Back to this week's must have releases:
Gary Cooper: The Signature Collection
This year marked the release of several films on DVD that were long overdue. This set from Warner Brothers continues that trend with the release of Sergeant York and King Vidor's highly ambitious (but, in my opinion falling short of the mark) adaptation of Ayn Rand's The Fountainhead. I am excited to see the release of Sergeant York, as this film has some personal meaning to me and my family. My grandfather was in the army in the beginning of World War II. As his family were sharecroppers and needed his help at home, an economic hardship was released for him. The night he was to leave for home and the day before his unit was to disembark for fighting in North Africa, he and his close buddy went to see Sergeant York in New York. Some days later as the Sgt. of my grandfather's unit was counting heads on the ship as it was in the Atlantic he was surprised to find my grandfather had snuck aboard to stay with his brothers in arms. The Sgt. told him he either had to re-enlist or take his chancs and catch the next boat out of Africa. My grandfather was wounded following Patton and Audie Murphy up through southern Italy. Films can be powerful and effect us in many ways. I can't wait to pick this set up and watch Sergeant York with my granddad. This excellent set also includes the films The Wreak of the Mary Deare, Dallas, and Springfield Rifle.
The Marlon Brando Collection
I remember sitting in English class back in High School and watching A Streetcar Named Desire. Now, I was in theater and film in those days and I knew who Brando was. I respected Brando and his work. I was mesmerized by his performance. Later in the year, as we did our Shakespeare unit, we watched Julius Caesar. And yet Streetcar kept coming back to my mind. I half expected to see him sink to his knees in his toga and scream "Caesar!" For some reason it just didn't work. The film was excellent, but Brando continued to be Brando. Sometimes he could steep himself inside a role and make it his own, other times it was Brando and not the character in the film. To me, Brando was a great talent, but he marks the time where Hollywood stars began to make films as stars and not necessarily as actors. You know, the way that some films aren't so much stories as they are starring vehicles for an actor. No matter how many films they make, they are essentially playing themselves, their image, or the same character over and over. I think Brando fought against that and was truly an excellent actor, but sometimes the directors, the producers, and the public insisted he be Brando. You may begin throwing barbs as I know many of you disagree, but I stand firm in my observation. That shouldn't prevent you from picking up this set, as there are some really excellent films included: The Formula, Julius Caesar, Mutiny on the Bounty, Reflections in a Golden Eye, and Teahouse Of The August Moon.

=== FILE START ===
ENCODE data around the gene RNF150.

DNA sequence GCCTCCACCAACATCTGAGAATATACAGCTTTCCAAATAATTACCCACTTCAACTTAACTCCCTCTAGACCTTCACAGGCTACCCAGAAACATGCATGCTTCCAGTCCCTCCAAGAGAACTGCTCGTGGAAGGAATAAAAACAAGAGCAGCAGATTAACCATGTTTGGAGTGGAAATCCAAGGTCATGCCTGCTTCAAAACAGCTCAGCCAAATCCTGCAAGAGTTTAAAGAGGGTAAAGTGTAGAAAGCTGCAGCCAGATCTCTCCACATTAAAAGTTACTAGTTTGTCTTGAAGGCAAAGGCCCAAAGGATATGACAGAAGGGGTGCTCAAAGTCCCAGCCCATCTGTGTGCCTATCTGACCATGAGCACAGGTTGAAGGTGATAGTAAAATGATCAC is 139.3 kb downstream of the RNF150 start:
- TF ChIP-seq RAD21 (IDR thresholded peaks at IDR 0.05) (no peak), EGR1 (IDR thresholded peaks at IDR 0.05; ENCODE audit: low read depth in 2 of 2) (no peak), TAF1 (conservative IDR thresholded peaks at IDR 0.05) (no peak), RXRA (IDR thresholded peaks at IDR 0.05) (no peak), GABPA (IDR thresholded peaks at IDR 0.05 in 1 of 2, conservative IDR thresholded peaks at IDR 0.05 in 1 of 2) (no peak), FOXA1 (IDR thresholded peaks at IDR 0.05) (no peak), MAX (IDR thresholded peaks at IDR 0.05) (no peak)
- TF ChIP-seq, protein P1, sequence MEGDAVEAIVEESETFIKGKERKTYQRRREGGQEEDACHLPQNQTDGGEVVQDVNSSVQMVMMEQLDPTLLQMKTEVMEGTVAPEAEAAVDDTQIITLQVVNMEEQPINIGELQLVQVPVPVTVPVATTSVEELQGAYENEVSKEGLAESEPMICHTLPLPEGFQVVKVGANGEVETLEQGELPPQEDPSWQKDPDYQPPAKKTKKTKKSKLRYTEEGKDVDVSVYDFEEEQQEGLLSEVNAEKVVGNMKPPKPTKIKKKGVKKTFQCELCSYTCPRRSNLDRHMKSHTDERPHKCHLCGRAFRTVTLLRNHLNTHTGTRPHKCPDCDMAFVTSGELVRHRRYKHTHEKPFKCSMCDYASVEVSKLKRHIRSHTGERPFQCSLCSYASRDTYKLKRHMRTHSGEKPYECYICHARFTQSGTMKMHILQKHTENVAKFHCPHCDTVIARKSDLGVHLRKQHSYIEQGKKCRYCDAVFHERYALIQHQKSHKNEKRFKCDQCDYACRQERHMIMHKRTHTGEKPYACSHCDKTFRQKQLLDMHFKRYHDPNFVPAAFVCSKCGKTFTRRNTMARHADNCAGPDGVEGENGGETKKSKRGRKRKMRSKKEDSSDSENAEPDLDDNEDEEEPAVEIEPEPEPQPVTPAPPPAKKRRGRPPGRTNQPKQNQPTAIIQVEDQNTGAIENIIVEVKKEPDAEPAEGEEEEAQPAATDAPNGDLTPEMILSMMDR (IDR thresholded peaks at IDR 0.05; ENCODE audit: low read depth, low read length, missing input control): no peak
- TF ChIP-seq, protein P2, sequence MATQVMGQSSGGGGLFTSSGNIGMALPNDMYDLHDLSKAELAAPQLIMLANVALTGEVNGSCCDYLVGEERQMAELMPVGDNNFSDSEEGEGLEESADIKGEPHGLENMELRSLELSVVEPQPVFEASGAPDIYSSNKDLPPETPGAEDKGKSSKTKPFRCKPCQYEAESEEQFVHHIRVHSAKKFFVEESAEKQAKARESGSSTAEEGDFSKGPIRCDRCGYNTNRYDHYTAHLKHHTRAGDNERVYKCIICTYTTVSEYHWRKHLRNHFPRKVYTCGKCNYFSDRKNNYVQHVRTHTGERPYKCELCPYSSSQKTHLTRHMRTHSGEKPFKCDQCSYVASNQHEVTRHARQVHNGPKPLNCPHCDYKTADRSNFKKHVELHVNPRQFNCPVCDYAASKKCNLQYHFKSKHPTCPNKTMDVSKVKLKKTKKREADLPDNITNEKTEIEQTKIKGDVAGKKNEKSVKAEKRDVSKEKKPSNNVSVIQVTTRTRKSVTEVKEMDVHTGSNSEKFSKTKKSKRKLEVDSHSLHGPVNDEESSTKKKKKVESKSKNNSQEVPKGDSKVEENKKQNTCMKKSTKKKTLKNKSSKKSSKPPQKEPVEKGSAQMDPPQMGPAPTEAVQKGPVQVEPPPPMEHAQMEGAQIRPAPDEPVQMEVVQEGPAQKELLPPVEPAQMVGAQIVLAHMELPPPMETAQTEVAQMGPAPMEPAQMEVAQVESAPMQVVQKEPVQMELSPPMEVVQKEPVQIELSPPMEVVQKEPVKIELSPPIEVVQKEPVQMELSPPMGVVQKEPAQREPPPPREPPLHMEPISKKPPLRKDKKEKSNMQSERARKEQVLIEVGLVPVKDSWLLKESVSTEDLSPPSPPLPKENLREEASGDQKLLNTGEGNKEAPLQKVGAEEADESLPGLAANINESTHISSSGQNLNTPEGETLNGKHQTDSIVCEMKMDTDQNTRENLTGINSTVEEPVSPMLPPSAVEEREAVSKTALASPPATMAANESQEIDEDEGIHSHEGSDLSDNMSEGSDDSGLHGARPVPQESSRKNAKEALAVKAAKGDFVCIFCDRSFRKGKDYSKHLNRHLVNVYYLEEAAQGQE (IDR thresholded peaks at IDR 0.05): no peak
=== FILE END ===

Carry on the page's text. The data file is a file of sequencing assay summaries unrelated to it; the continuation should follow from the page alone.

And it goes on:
Cinema Paradiso: Special Edition
Director Giuseppe Tornatore created this love letter to cinema and film fans, which is partially based on his own life. This is perhaps one of my favorite Italian films, and that is saying alot. Cinema Paradiso tells the story of an Italian film director who returns to his hometown to attend the funeral of his friend and mentor, a movie projectionist. The story of their friendship and the director's introduction and passion for films is told mainly through flashbacks. Two new documentaries lead the slew of extras included in this 2 disc special edition. Highly recommended.
Several 50th anniversary editions of some Roger and Hammerstein musicals, including Carousel, The King and I and the DVD debut of The Flower Drum Song. Also included is South Pacific (not shown).
Stay tuned tomorrow for part II... more DVDS of classics and legends, including a particularly stylish spy.
This is the west, sir. When the legend becomes fact, print the legend.